Let us learn how to draw a hexagon with exactly two lines of symmetry.

A hexagon has six sides so let us start with drawing two lines

Let us draw two more sides and make the figure symmetric about the vertical line.

Now let us draw two more sides on the lower side of the dotted line.

We draw the remaining two sides such that the hexagon becomes symmetric about the horizontal line.

In this way, we have obtained a hexagon which is symmetric about two lines, hence, having two lines of symmetry.

You can also create symmetric figures using square grids:

We look at each vertex of the image and measure its distance from the fold line.

We draw each vertex corresponding to the image part vertices, keeping the same distance from the fold line.

#### Reflection Symmetry

When a mirror is placed in the middle of a figure, if the half of the image is the same as its reflection, then it is reflection symmetry.

If we place a mirror on a line such that the image of one side of the figure will fall exactly on the other side of the figure, then this line is called the mirror line.

The object and its image are symmetric with reference to the mirror line. When an object is reflected, there is no change in the corresponding lengths and angles of the image.

Let us identify the reflection symmetry of different letters.

Hence, the reflection of an object will always be of the same size as the original object.

In reflection symmetry, the left side of the object is changed to the right side in the image and vice versa. The letters T, U, V and A look the same after reflection. The letters Q, P, B, C and Z do not look the same after reflection. Some letters look the same because they have a vertical line of symmetry.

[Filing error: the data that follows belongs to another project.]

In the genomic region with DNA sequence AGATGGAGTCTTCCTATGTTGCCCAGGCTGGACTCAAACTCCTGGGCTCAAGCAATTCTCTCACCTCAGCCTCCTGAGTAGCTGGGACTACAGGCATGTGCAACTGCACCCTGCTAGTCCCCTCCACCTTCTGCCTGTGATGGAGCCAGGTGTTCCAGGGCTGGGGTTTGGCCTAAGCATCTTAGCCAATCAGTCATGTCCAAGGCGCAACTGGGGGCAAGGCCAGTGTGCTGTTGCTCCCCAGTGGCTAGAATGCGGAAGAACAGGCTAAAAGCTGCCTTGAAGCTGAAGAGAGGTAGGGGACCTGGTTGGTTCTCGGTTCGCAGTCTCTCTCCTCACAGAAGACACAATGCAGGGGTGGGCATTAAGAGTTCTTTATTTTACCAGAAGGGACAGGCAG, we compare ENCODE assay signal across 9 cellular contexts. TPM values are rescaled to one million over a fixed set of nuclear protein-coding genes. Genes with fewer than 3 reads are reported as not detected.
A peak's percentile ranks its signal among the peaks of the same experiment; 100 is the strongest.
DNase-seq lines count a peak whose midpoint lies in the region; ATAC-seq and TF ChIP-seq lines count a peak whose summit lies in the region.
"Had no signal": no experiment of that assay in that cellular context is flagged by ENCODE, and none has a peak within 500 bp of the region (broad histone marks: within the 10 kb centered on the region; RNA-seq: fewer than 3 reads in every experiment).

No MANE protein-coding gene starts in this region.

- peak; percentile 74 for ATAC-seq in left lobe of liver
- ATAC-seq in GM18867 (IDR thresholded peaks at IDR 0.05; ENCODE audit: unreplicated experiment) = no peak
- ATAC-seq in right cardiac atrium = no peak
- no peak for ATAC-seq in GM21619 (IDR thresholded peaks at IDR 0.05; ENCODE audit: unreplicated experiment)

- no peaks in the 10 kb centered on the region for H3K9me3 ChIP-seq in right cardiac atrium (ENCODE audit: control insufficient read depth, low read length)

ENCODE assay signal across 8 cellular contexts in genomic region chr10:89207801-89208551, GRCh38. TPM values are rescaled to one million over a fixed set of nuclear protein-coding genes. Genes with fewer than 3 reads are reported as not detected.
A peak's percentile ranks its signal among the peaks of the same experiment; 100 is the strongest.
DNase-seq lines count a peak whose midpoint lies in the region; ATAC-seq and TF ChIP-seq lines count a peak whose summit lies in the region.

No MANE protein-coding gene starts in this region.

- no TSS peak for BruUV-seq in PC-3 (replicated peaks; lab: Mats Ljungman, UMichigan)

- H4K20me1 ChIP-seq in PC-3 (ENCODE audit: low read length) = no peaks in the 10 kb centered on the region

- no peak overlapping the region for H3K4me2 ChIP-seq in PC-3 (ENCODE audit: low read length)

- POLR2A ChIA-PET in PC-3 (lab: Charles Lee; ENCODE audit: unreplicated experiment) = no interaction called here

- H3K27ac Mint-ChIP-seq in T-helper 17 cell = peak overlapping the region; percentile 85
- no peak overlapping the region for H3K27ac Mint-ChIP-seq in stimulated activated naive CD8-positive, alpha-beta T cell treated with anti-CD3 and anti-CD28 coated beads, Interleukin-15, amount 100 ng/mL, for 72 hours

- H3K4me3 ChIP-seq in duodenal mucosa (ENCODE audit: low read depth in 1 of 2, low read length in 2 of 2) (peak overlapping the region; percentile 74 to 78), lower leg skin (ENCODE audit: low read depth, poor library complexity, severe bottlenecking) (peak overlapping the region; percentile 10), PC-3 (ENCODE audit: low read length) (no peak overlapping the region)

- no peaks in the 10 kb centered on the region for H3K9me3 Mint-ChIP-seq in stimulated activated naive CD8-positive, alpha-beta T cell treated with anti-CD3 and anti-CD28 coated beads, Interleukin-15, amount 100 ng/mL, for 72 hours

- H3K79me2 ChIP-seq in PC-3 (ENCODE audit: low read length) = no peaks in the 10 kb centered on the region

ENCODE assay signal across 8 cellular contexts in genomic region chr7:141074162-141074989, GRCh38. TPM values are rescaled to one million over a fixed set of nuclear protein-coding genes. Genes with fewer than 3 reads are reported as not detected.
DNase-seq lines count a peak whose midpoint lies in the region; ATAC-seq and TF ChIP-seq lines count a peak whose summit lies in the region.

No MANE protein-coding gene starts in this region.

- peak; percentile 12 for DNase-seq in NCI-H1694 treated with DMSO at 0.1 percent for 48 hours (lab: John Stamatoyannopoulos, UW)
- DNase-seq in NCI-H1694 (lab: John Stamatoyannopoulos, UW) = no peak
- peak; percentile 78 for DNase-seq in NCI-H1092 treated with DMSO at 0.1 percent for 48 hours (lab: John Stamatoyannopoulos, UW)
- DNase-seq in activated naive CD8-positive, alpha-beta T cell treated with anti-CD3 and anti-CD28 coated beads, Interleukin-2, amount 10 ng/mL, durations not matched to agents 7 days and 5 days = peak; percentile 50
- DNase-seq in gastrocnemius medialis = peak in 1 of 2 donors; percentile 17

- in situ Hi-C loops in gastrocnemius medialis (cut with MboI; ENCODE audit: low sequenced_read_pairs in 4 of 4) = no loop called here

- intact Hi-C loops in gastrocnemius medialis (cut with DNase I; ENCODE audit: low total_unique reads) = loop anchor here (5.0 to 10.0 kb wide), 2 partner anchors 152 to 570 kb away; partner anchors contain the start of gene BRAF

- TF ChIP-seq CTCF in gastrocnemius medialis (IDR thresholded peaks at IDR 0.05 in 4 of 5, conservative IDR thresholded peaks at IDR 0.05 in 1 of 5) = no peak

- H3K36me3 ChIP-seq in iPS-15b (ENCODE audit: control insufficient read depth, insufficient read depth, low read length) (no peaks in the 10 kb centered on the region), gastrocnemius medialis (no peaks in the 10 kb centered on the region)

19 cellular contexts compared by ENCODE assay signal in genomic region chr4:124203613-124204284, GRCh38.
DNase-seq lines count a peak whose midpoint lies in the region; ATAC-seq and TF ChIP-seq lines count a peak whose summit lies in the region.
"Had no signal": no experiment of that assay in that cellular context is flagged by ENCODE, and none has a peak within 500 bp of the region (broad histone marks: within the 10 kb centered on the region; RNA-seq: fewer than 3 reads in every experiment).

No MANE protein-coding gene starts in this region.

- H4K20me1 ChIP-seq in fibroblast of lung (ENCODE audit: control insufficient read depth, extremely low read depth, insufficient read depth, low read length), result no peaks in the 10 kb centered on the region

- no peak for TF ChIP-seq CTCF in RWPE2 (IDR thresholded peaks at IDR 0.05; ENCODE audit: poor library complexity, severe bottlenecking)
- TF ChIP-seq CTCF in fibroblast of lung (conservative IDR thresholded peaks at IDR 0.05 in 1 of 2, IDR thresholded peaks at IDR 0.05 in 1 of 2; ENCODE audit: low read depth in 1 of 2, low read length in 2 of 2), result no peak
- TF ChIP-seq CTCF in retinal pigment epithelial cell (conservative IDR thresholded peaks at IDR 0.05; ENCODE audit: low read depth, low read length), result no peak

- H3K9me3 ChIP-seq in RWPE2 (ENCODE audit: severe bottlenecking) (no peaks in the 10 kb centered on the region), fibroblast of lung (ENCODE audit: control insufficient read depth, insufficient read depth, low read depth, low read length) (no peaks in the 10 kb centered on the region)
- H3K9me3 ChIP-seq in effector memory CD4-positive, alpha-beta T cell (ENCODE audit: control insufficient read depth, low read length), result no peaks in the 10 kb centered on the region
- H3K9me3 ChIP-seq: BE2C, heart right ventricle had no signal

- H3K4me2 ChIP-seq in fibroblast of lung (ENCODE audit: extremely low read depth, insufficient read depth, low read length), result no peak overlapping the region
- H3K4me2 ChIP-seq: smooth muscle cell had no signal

While drawing the mirror image of given objects, we keep in mind the following points:

- We look at each vertex of the image part and measure its distance from the mirror line.
- We draw each vertex corresponding to the image part vertices, keeping the same distance from the mirror line.

#### Common Errors

The following are the topics in which students make common mistakes when dealing with symmetry:

**1.**A figure can be either symmetric or asymmetric**2.**Line of symmetry is not always a horizontal line**3.**Is reflection a type of symmetry?

#### A Figure Can Be Either Symmetric Or Asymmetric

A figure can be either **symmetric** or **asymmetric** but cannot be both. Figures having **line/lines of symmetry** are **symmetric.** Figures having **no line/lines of symmetry** are **asymmetric.**

#### Line Of Symmetry Is Not Always A Horizontal Line

The line of symmetry may be **vertical** or **horizontal** or **slant**. The given letter has both **vertical** and **horizontal** lines of symmetry.

#### Is Reflection A Type Of Symmetry?

**Reflection is also a type of symmetry**. When a mirror is placed in the middle of a figure, if the half of the image is the same as its reflection then it is **reflection symmetry**. The **object and its image** are **symmetric** with reference to the **mirror line.**

#### Conclusion

Now you know all about symmetry and its concepts. Can you solve this puzzle?

Which figure should replace the question mark?

Options:

1.

2.

3.

4.